% Some college (n)24.5 (156)
 % College graduate (n)14.2 (90)
Mean PCS-12 score±SD43.8±10.6
Mean MCS-12 score±SD52.9±9.3
Activities of daily living
 % With difficulty (or inability) bathing (n)10.8 (69)
 % With difficulty (or inability) dressing (n)8.5 (54)
% Scoring≤2 on 5-item Geriatric Depression Scale (n)19.7 (125)
Self-reported comorbidities
 Diabetes17.8 (113)
 Hypertension51.5 (328)
 Heart attack9.2 (58)
 Stroke8.2 (52)
 Urinary incontinence31.6 (201)
 Pain limiting daily activities23.7 (151)
 Memory loss problems28.9 (184)
 Difficulty with vision (even with glasses)24.5 (156)
Total time spent in physical activity in past week
 None127 (20)
 <30 min120 (19)
 30 to 60 min164 (26)
 1 to 3 h101 (16)
 >3 h124 (20)

Figure 1 illustrates the unadjusted relationship between physical activity and high age-expectations: the greater the amount of exercise reported in the previous week, the greater the percentage of participants scoring in the highest quintile on the ERA-38. The χ2 test for trend was P<.001. The relationship between physical activity and other quintiles of age-expectations was not linear.

image

Figure 1.  Percentage of participants with expectations for aging in highest quintile (χ2 test for trend was P less than 0.001). The height of the bars (the y-axis) represents the percentage of participants who scored in the highest quintile on the Expectations Regarding Aging (ERA-38) Survey, for each of 5 possible response bins representing the total time spent in moderate-vigorous physical activity in the previous week (the x-axis). High ERA-38 scores indicate expecting high physical and mental functioning with aging. As shown, the least physically active seniors are the least likely to have high expectations regarding aging: only 8% of seniors with no physical activity in the previous week had high expectations for aging, while 30% of seniors with greater than 3 hours of physical activity had high expectations for aging.

Download figure to PowerPoint

In a multivariate regression model controlling for the independent effect of age, sex, ethnicity, level of education, physical and mental HRQoL, comorbidity, ADL impairment, depressive symptoms, self-efficacy, survey language, and clustering at the senior center, older adults with lower age-expectations were more likely to report low levels of physical activity than those in the highest quintile of age-expectations (Table 2). Compared with the quintile of participants having the highest age-expectations, the quintile of participants with the lowest age-expectations had an adjusted odds ratio of 2.6 (95% confidence intervals [CIs]: 1.5, 4.5) of reporting <30 minutes of moderate-vigorous physical activity in the previous week. Participants in each of the 4 lowest quintiles of age-expectations were more likely to have low physical activity than those in the highest quintile, with adjusted odds ratios ranging from 1.8 to 2.8. Older age, being female, having low PCS-12 scores, and being African American were also independently associated with low physical activity (P<.05 for all). None of the other covariates were independently associated with low physical activity level. In a sensitivity analysis, we reran the model excluding the 56 participants who completed the survey in Spanish, and the results did not change.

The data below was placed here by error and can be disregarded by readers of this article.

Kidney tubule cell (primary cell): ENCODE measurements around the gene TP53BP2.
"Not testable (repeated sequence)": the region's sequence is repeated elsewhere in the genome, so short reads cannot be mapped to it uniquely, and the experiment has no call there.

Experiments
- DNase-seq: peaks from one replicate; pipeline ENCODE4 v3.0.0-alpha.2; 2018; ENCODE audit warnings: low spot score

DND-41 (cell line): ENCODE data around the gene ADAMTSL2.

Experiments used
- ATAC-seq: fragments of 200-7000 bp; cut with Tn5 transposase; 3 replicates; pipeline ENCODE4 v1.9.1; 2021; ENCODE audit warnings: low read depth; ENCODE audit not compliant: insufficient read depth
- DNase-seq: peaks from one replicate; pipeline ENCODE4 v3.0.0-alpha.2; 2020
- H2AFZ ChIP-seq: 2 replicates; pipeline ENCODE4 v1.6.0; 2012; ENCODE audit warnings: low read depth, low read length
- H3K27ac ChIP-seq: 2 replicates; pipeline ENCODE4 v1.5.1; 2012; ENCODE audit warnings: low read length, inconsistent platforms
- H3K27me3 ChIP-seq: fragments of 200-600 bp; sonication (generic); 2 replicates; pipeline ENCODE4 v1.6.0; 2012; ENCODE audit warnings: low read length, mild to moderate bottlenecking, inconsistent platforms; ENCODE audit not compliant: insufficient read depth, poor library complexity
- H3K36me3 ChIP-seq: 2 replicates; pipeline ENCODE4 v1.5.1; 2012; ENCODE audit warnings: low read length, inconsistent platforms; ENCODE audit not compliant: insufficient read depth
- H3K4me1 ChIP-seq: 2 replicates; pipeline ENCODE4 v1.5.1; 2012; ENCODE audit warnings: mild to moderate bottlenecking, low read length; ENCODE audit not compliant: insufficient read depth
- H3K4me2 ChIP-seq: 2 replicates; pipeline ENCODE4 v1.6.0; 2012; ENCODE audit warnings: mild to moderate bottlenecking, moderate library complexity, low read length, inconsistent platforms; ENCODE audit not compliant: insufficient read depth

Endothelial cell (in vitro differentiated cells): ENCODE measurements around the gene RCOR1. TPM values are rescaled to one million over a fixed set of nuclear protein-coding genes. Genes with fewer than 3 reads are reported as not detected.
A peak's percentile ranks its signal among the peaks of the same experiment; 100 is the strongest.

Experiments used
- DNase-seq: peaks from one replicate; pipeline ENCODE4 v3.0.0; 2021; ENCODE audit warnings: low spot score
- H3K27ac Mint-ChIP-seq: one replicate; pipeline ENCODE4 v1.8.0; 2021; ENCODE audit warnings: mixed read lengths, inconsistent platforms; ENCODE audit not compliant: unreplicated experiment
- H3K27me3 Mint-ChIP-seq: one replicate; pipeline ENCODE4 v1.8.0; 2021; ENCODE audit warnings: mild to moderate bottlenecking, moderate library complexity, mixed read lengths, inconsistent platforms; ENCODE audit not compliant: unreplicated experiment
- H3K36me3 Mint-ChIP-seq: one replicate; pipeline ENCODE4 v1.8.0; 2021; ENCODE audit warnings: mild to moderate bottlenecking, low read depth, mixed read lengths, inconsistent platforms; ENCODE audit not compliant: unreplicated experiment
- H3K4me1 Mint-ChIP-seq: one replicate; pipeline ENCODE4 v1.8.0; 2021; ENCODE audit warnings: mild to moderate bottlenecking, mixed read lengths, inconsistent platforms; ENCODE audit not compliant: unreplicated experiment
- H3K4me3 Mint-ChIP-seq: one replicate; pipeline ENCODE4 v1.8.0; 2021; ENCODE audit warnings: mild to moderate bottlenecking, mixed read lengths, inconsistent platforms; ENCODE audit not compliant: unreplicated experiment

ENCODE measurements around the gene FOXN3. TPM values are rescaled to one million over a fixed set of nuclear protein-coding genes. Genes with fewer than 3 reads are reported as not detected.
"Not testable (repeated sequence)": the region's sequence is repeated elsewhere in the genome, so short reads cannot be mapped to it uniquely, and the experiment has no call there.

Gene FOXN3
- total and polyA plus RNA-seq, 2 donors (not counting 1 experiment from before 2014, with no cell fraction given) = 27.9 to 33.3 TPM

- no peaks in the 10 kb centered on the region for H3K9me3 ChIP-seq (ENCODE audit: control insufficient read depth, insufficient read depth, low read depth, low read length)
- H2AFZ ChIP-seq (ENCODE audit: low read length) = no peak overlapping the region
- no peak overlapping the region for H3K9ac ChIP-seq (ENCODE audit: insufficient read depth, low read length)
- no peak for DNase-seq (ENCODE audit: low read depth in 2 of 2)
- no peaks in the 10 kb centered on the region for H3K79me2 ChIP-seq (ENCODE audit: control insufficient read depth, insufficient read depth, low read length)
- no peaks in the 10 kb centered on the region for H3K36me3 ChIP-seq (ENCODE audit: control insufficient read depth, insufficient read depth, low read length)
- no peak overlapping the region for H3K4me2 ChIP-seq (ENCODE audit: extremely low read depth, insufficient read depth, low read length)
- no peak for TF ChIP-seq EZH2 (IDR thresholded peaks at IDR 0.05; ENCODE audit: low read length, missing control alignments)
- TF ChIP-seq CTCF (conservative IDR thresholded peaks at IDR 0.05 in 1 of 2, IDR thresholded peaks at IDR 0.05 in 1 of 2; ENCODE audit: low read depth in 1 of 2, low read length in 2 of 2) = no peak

Table 2. Correlates of Reporting <30 min of Physical Activity in the Previous Week
CharacteristicMean ERA-38 score (Standard Deviation)Unadjusted Odds Ratio (95% Confidence Interval)Adjusted Odds Ratio (95% Confidence Interval)*
  • *

    Model adjusted for clustering at the level of the senior center .

  • Lowest quintile compared with highest .

  • Scores range from 1 to 4, with higher scores indicating greater self-efficacy .

  • ERA, expectations regarding aging; ADL, activities of daily living; NA, not applicable .

ERA
 Quintile 1 (highest ERA)64.1 (10.2)1.0 (ref)1.0 (ref)
 Quintile 246.8 (2.8)3.0 (1.7 to 5.2)2.8 (1.4 to 5.7)
 Quintile 338.4 (2.3)2.3 (1.3 to 3.9)2.1 (1.4 to 3.3)
 Quintile 430.2 (2.5)2.2 (1.3 to 3.8)1.8 (0.9 to 3.6)
 Quintile 5 (lowest ERA)18.2 (6.0)3.4 (2.0 to 5.9)2.6 (1.5 to 4.5)
Increased age (per 5 y interval)NA1.2 (1.1 to 1.4)1.2 (1.0 to 1.3)
Female sexNA1.6 (1.1 to 2.4)1.5 (1.0 to 2.4)
Physical health–related quality  of lifeNA3.2 (1.9 to 5.4)2.3 (1.6 to 3.3)
Mental health–related quality  of lifeNA1.1 (0.7 to 1.8)0.9 (0.5 to 1.7)
Number of comorbiditiesNA1.0 (1.0 to 1.1)1.0 (0.8 to 1.1)
Self-efficacyNA0.6 (0.5 to 0.8)0.8 (0.6 to 1.1)
Depressed moodNA1.4 (0.9 to 2.2)1.5 (0.9 to 2.5)
Inability with ≥1 ADLNA1.7 (1.1 to 2.5)1.4 (0.8 to 2.3)
Ethnicity (reference=white)
 African AmericanNA1.3 (0.8 to 2.1)1.8 (1.1 to 2.9)
 LatinoNA1.0 (0.7 to 1.4)1.1 (0.8 to 1.6)
Level of educationNA0.9 (0.8 to 1.0)0.9 (0.8 to 1.1)
Spanish language surveyNA0.9 (0.5 to 1.6)0.7 (0.5 to 1.2)

In multivariate models exploring whether the association between age-expectations and physical activity persists using different cut points for “low” physical activity, we found that with a cut point of no physical activity (vs any) in the previous week, the adjusted odds ratio (95% CIs) for those with the lowest quintile of ERA-38 scores was 2.9 (1.2, 7.3) for reporting “low” physical activity in the previous week. With a cut point of less than 60 minutes (vs 60 minutes or greater), the adjusted odds ratio was 1.6 (1.1, 2.3).

Table 3 illustrates the relationship between low age-expectations and low physical activity for each of the 10 subscales of the ERA-38. The subscales for which low scores were independently associated with low physical activity were: expectations for general health, expectations for functional independence, expectations for pain, expectations for fatigue, and expectations for appearance (odds ratios ranging from 1.8 to 2.5, P<.05 for all). The relationship between low expectations for mental health and low physical activity was of borderline statistical significance (odds ratio [OR] 1.7, 95% CI 1.0, 3.0).

Table 3. Adjusted Associations Between ERA-38 Subscales with <30 min of Physical Activity in the Previous Week*